The reserve requirement is the total amount of funds a bank must have on hand each night. It is a percentage of the bank's deposits. The nation's central bank sets the percentage rate. The bank can hold the reserve either as cash in its vault or as a deposit at its local central bank. The reserve requirement applies to commercial banks, savings banks, savings and loan associations, and credit unions.[1]

How It Works

Say a bank has $1,000,000 in deposits. Each night, it must hold $100,000 in reserve. That allows it to lend out $900,000. That increases the amount of money in the economy. The loans help businesses expand, families buy homes, and students attend school. Having $100,000 on hand makes sure it has enough to meet withdrawals. Without the reserve requirement, the bank might be tempted to lend all the money out.

Reserve Bank of Zimbabwe's Policy Rate

Zimbabwe's central bank lowered its policy rate for the second time in 2020 and for the third time in the current easing cycle to ensure the country's economy remains on a path towards growth amid the impact of the Covid-19 pandemic.

The Reserve Bank of Zimbabwe (RBZ) cut its policy rate by another 10 percentage points to 15.0 percent and has now cut it by 20 percentage points in 2020 following a similar-sized cut in March. Since November 2019, when RBZ halved its policy rate to 35.0 percent from 70.0 percent, the rate has now been cut by 55 percentage points in three steps.

During the 2020 Mid-Term Monetary Policy Review presentation on 21 August 2020 the Governor pronounced that, in order to curb speculative borrowing and manage foreign exchange pressures, the Bank reviewed the Bank Policy rate upwards from 15% to 35%. This was to reduce excess liquidity on the market which could be channeled towards purchasing of foreign currency thus putting pressure on the exchange rate.

In addition to the cut to the policy rate, which took effect on 1 May 2020, RBZ said the interest rate on its medium-term bank accommodation facility will be lowered to 10 percent from 15 percent while the size of the facility has been increased by another 500 million Zimbabwe dollars to 3 billion. In March, when RBZ cut its policy rate by 10 percentage points, RBZ lowered the statutory reserve ratio by 50 basis points to 4.5 percent and added 1 billion Zimbabwe dollars to the medium term accommodation facility to a total of 2.5 billion.[2] To promote production to boost exports the RBZ through its Monetary Policy Committee (MPC) resolved to reduce the statutory reserve ratio from 4.5% to 2.5% with effect from 8 June 2020.[3]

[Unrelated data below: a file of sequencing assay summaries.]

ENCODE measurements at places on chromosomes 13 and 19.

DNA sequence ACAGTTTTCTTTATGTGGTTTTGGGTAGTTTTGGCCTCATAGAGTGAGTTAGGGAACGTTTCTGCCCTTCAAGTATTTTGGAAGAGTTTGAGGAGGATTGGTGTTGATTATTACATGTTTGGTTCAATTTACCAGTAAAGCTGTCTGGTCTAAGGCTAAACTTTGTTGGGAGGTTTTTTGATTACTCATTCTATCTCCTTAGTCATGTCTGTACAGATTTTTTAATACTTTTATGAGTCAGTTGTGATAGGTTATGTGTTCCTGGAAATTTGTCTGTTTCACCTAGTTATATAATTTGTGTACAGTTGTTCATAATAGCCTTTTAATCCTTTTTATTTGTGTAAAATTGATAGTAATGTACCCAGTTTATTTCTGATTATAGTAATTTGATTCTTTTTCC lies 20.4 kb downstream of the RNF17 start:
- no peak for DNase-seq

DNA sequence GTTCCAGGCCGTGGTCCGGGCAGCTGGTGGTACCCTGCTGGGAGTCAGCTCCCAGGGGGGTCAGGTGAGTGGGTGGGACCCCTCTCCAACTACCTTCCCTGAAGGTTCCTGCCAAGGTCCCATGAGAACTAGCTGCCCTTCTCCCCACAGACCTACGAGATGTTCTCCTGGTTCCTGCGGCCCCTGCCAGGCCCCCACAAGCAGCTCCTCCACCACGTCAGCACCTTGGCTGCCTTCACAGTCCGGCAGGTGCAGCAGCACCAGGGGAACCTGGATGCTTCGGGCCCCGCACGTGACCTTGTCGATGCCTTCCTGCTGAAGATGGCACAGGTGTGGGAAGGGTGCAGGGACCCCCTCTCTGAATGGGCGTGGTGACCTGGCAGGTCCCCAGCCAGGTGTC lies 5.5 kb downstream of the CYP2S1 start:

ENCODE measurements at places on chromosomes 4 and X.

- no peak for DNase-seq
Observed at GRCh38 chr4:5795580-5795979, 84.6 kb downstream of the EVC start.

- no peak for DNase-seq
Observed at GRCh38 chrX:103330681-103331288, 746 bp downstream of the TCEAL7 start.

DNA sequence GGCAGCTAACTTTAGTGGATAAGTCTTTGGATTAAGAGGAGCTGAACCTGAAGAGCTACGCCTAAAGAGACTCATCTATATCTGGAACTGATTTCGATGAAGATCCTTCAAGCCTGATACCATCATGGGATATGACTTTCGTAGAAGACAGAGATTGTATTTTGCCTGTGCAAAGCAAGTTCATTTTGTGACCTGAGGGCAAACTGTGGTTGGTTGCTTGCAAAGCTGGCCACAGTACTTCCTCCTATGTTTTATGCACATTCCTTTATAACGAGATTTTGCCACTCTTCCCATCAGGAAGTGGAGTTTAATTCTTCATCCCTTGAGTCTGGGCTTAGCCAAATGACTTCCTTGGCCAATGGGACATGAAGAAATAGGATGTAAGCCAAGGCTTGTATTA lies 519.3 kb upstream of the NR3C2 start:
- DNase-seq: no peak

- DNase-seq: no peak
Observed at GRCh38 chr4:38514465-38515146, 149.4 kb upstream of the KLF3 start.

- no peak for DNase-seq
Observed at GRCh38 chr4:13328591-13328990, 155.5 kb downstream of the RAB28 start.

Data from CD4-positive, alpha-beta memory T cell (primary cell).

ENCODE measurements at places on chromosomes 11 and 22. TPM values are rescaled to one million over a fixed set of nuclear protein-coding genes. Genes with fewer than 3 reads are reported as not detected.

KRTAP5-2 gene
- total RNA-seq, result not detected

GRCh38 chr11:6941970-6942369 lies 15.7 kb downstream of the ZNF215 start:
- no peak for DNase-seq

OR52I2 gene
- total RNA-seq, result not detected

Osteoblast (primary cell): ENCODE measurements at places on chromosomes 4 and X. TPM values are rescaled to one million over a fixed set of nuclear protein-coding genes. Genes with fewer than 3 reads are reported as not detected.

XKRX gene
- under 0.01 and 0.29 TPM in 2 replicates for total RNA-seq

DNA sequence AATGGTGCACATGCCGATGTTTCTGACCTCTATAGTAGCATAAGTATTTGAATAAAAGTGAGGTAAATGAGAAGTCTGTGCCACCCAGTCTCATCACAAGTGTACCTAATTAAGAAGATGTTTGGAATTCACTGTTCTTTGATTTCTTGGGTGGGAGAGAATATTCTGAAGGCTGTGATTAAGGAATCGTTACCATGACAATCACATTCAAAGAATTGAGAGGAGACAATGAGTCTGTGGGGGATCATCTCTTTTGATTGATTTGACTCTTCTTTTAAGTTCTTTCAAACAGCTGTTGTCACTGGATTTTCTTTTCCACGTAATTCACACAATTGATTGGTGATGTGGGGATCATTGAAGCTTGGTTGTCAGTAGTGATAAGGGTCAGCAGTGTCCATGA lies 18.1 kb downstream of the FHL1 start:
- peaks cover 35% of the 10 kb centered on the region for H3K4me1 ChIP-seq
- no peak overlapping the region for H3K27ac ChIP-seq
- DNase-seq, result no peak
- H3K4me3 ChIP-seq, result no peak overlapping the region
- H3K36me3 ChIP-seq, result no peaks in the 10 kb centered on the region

The RBZ uses these tools to control liquidity in the financial system. When the RBZ reduces the reserve requirement, it is exercising expansionary Monetary Policy. That creates more money in the banking system. When it raises the reserve requirement, it is executing contractionary policy. That reduces liquidity and slows economic activity.

How the Reserve Requirement Affects Interest Rates

Raising the reserve requirement reduces the amount of money that banks have available to lend. Since the supply of money is lower, banks can charge more to lend it. That sends interest rates up.

But changing the requirement is expensive for banks. For that reason, central banks don't want to adjust the requirement every time they shift monetary policy. Instead, they have many other tools that have the same effect as changing the reserve requirement. If the RBZ funds rate is high, it costs more for banks to lend to each other overnight. That has the same effect as raising the reserve requirement.

As the RBZ funds rate rises, these four interest rates also rise:

  • Libor is the interest rate banks charge each other for one-month, three-month, six-month and one-year loans. Banks base their rates for credit cards and adjustable-rate mortgages on Libor.
  • The prime rate is the rate banks charge their best customers. Other bank loan rates are a little higher for other customers.
  • Interest rates paid on savings accounts and money market deposits also increase.
  • Fixed-rate mortgages and loans are indirectly influenced. Investors compare these loans to the yields on longer-term Treasury notes. A higher RBZ funds rate can drive Treasury yields a bit higher.



References

  1. Kimberly Amadeo, [1], The Balance, Published: 7 July, 2020, Accessed: 14 August, 2020
  2. [2], allAfrica, Published: 1 May, 2020, Accessed: 14 August, 2020
  3. Tatira Zwinoira, [3], Newsday, Published: 9 June, 2020, Accessed: 14 August, 2020